Hatcher, Algebraic Topology, Chapter 0
6. (a) Let be the subspace of consisting of the horizontal segment together with the vertical segments for a rational number in . Show that deformation retracts to any point in the segment , but not to any other point (see the preceding problem).
(b) Let be the subspace of that is the union of an infinite number of copies of arranged as in the figure below. Show that is contractible but does not deformation retract onto any point.
(c) Let be the zigzag subspace of homeomorphic to indicated by the heavier line. Show that there is a deformation retraction in the weak sense (see Exercise 4) of onto , but no true deformation retraction.
Proof. (a) Let be the subspace of shown on the far left of Figure 1 consisting of the horizontal segment together with the vertical segments for a rational number in . First, note that the segment deformation retracts onto any point by way of the straight-line homotopy which fixes for all and which linearly “squeezes” the intervals and towards their right and left endpoints, respectively. Algebraically, then, is the family of maps for which
Next, note that the space deformation retracts onto the space in a fashion similar to the one above, namely by way of the family of maps which, for each rational , maps the segment to the point continuously with respect to as ranges through . Denoting this family of maps , it follows that the space deformation retracts to any point by way of the composition , where
Finally, the goal is to show that fails to deformation retract onto any point not on the segment . For a contradiction, suppose that there does exist such an for which a deformation retraction exists. By the result of Exercise 0.5, it follows that every neighborhood of in contains a neighborhood of for which the inclusion is null-homotopic. Evidently this is bad; how come?2
Note that is path-connected1 but that clearly isn’t path-connected. In particular, suppose is a neighborhood of in . Then can be thought of as an open ball in , disjoint from , and intersecting a countably infinite number of line segments, all of which are disjoint. Thus, fails to be path-connected. For the same reason, any neighborhood containing must also be path-disconnected, whereby it follows that cannot contract to a point. Hence, cannot be homotopic to the constant map, contradicting the result of 0.5.
(b) Let be the subspace of shown in the rightmost part of Figure 1 consisting of an infinite number of copies of arranged as above. The fact that fails to deformation retract onto any point is an almost-identical application of Exercise 0.5 to the one mentioned in (a). In particular, given a point , there exists neighborhood of in that is necessarily path-disconnected. This claim follows immediately from (a) if fails to lie on the zigzag subspace (see part (c)). In the case that , this can be heuristically described in cases as follows.
Suppose fails to be one of the “vertex points”. Any neighborhood in intersects two “fundamentally different” countably infinite disjoint collections of line segments of , one collection which is directed “bottom-left-to-top-right” – call it – and one which is directed “top-left-to-bottom-right” – call it . In this case, any point on a segment in cannot be connected to any point in because of the fact that intersects only one of , .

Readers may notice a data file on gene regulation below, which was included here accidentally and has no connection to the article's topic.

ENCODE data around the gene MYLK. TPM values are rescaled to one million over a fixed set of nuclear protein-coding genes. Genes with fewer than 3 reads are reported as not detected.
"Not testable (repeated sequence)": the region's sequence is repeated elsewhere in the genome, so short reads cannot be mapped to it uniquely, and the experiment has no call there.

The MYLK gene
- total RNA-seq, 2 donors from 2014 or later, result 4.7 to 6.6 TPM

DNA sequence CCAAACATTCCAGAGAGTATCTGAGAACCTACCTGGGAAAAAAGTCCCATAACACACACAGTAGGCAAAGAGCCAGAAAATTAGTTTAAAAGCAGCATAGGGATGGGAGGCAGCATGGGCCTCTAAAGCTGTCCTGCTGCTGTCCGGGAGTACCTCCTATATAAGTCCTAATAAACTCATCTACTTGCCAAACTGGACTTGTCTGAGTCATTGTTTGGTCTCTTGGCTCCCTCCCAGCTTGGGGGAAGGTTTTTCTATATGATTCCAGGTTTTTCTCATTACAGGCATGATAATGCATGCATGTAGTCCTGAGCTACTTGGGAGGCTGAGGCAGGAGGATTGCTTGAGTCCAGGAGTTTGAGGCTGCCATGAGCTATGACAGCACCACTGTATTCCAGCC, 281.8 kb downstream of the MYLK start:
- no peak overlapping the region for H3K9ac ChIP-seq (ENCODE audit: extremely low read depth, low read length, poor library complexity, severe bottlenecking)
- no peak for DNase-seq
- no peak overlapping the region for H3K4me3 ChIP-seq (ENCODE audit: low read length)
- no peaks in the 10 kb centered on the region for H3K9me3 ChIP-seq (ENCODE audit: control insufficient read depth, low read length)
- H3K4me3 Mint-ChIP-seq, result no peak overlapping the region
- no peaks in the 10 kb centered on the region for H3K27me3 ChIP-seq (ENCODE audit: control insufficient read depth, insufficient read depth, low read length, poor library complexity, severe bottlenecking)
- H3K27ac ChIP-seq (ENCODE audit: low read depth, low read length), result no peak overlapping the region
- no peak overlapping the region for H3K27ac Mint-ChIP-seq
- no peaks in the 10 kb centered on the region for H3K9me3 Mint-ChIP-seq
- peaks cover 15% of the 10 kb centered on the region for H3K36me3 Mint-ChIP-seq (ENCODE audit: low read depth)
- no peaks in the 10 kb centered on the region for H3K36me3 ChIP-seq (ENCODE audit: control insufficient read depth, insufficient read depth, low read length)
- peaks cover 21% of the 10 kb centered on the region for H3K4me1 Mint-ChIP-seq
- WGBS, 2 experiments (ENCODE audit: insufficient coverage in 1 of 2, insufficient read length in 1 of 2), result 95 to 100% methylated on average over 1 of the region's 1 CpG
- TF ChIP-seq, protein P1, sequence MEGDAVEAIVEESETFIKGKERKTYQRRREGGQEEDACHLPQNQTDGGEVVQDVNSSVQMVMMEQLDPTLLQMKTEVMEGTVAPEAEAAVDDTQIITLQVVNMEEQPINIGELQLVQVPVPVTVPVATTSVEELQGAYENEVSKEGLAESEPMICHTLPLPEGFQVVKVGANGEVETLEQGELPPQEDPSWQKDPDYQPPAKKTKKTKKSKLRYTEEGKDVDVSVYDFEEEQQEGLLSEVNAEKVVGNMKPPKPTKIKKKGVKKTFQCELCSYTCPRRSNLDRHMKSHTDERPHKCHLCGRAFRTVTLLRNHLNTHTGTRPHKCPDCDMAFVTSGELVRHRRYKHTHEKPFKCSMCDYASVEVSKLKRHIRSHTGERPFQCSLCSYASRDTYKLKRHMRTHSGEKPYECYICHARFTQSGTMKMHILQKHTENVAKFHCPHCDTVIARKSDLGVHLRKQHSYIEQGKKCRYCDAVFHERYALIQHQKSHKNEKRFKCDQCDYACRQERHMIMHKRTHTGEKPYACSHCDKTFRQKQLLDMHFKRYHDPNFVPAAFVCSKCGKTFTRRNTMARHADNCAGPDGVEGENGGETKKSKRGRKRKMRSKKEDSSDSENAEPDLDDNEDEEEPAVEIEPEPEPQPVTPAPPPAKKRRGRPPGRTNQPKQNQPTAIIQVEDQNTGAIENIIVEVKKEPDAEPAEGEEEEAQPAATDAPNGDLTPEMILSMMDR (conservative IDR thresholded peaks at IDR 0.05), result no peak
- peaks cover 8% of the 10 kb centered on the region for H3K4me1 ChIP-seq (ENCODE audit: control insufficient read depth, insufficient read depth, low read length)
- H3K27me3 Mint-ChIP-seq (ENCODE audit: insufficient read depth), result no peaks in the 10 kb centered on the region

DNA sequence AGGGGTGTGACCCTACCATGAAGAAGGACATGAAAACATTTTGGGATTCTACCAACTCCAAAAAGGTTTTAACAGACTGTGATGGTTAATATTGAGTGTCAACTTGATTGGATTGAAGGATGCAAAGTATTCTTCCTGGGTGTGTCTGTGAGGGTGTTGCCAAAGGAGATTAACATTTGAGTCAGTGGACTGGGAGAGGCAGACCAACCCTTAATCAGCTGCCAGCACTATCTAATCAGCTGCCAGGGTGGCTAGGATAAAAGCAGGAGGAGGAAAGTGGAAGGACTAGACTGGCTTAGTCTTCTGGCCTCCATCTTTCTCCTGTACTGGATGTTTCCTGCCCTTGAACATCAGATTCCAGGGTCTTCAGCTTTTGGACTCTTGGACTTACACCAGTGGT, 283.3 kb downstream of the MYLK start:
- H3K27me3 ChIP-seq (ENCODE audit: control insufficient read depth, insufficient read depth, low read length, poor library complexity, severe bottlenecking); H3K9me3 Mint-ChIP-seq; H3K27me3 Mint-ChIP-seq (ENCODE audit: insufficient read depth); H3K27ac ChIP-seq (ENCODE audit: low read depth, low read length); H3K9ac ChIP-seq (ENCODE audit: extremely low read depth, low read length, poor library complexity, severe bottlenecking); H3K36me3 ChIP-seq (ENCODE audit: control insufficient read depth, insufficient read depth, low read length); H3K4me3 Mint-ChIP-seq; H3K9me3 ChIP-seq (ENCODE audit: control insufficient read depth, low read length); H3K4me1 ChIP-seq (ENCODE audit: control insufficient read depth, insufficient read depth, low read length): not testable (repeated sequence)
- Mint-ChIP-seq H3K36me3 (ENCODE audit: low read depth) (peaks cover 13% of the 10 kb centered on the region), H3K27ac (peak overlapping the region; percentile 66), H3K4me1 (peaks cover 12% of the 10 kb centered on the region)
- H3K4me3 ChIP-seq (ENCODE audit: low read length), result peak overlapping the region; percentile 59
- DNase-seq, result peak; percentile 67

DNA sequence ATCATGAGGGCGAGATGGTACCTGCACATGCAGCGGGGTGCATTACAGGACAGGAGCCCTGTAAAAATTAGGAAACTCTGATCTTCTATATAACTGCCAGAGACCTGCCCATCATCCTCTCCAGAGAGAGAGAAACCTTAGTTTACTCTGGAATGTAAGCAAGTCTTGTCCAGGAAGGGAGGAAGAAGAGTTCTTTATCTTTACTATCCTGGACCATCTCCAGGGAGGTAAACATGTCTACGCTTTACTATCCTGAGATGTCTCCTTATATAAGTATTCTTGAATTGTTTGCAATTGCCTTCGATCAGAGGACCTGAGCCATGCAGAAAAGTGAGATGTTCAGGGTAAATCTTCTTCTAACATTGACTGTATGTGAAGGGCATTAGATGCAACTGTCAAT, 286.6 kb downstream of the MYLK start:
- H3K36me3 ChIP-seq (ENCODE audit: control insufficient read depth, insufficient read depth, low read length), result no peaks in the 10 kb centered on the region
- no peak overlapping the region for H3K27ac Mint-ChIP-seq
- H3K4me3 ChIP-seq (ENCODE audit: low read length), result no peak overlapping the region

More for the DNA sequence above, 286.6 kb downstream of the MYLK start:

The argument for a “vertex point” of is similar with the exception that an open neighborhood of now intersects three fundamentally different collections of line segments, two of which – say and – are directed in a parallel fashion (either “bottom-left-to-top-right” or “top-left-to-bottom-right”) with the third, , directed in the other fashion. In this case, any point in , , can be connected to any point in by a path due to the fact that intersects and one of , . On the other hand, intersections precisely one of or , meaning that no path in exists connecting points in to .
Now, it suffices to show that is contractible. Note, first, that is clearly contractible. Next, note that the space can be retracted (not deformation retracted) onto by way of a modified version of the family given in part (a). More precisely, the map is a retraction, where is the constant map on and where maps any “straw” onto the point , where the subscript here denotes the elements in the copy of .3 Therefore, it’s been shown that retracts onto the zigzag which is a contractible subspace, thereby proving that itself is contractible.
(c) To begin, note that there is clearly no (strong) deformation retract of onto , else the composition with the deformation retraction of to a point as noted in (b) would yield a deformation retraction of to a point. This contradicts the result of (b). As such, it’s enough to show that the “contraction” of onto the zigzag subspace is a (weak) deformation retraction. To that end, let be the family which fixes the space and takes each “leaf” and shrinks its length by a factor of , i.e.
for all (see ).
Continuity here is immediate, and because the three conditions outlined in Exercise 0.4 for weak deformation retractions are clearly met, the result follows.
1. The path-connectedness of is easily shown by an analysis of cases for arbitrary points . If , the result is immediate. If one of the pair is in and the other isn’t (WLOG, and ), then the path works. Finally, if and , then the path works as well.
2. Ideas for the final part of this proof were borrowed from the document found here: http://www.math.uchicago.edu/~may/263/ps1.pdf.